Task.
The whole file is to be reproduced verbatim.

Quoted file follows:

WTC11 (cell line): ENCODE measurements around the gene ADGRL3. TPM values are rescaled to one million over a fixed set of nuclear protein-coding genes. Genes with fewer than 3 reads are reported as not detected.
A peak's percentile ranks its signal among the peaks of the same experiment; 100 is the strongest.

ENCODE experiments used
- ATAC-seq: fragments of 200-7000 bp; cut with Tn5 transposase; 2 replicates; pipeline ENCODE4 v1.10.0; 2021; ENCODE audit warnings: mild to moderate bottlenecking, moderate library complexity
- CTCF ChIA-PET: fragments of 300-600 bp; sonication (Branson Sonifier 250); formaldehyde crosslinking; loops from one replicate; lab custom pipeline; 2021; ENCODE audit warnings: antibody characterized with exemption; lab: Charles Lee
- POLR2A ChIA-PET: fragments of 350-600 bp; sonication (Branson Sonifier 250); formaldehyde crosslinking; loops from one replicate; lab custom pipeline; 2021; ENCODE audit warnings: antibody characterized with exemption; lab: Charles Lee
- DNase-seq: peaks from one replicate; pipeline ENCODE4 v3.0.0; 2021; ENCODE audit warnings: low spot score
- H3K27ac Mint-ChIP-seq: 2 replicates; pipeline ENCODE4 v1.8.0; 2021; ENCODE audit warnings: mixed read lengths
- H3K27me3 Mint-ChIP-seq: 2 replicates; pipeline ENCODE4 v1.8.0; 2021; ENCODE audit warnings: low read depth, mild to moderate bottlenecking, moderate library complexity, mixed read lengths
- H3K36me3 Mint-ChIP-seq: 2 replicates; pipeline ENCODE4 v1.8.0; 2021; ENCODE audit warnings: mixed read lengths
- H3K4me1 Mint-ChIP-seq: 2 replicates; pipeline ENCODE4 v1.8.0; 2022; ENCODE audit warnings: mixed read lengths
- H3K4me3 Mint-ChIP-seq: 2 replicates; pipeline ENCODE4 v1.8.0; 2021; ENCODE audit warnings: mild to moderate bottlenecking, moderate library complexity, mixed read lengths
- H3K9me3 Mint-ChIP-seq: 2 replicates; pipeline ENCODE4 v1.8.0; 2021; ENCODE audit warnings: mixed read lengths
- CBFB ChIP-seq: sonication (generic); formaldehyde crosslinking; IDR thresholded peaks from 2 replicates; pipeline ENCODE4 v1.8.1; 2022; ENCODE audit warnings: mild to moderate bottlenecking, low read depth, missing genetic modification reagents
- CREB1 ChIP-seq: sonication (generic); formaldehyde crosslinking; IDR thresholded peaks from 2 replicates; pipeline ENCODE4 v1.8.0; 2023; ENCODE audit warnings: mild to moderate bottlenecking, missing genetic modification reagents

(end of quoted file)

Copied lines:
WTC11 (cell line): ENCODE measurements around the gene ADGRL3. TPM values are rescaled to one million over a fixed set of nuclear protein-coding genes. Genes with fewer than 3 reads are reported as not detected.
A peak's percentile ranks its signal among the peaks of the same experiment; 100 is the strongest.

ENCODE experiments used
- ATAC-seq: fragments of 200-7000 bp; cut with Tn5 transposase; 2 replicates; pipeline ENCODE4 v1.10.0; 2021; ENCODE audit warnings: mild to moderate bottlenecking, moderate library complexity
- CTCF ChIA-PET: fragments of 300-600 bp; sonication (Branson Sonifier 250); formaldehyde crosslinking; loops from one replicate; lab custom pipeline; 2021; ENCODE audit warnings: antibody characterized with exemption; lab: Charles Lee
- POLR2A ChIA-PET: fragments of 350-600 bp; sonication (Branson Sonifier 250); formaldehyde crosslinking; loops from one replicate; lab custom pipeline; 2021; ENCODE audit warnings: antibody characterized with exemption; lab: Charles Lee
- DNase-seq: peaks from one replicate; pipeline ENCODE4 v3.0.0; 2021; ENCODE audit warnings: low spot score
- H3K27ac Mint-ChIP-seq: 2 replicates; pipeline ENCODE4 v1.8.0; 2021; ENCODE audit warnings: mixed read lengths
- H3K27me3 Mint-ChIP-seq: 2 replicates; pipeline ENCODE4 v1.8.0; 2021; ENCODE audit warnings: low read depth, mild to moderate bottlenecking, moderate library complexity, mixed read lengths
- H3K36me3 Mint-ChIP-seq: 2 replicates; pipeline ENCODE4 v1.8.0; 2021; ENCODE audit warnings: mixed read lengths
- H3K4me1 Mint-ChIP-seq: 2 replicates; pipeline ENCODE4 v1.8.0; 2022; ENCODE audit warnings: mixed read lengths
- H3K4me3 Mint-ChIP-seq: 2 replicates; pipeline ENCODE4 v1.8.0; 2021; ENCODE audit warnings: mild to moderate bottlenecking, moderate library complexity, mixed read lengths
- H3K9me3 Mint-ChIP-seq: 2 replicates; pipeline ENCODE4 v1.8.0; 2021; ENCODE audit warnings: mixed read lengths
- CBFB ChIP-seq: sonication (generic); formaldehyde crosslinking; IDR thresholded peaks from 2 replicates; pipeline ENCODE4 v1.8.1; 2022; ENCODE audit warnings: mild to moderate bottlenecking, low read depth, missing genetic modification reagents
- CREB1 ChIP-seq: sonication (generic); formaldehyde crosslinking; IDR thresholded peaks from 2 replicates; pipeline ENCODE4 v1.8.0; 2023; ENCODE audit warnings: mild to moderate bottlenecking, missing genetic modification reagents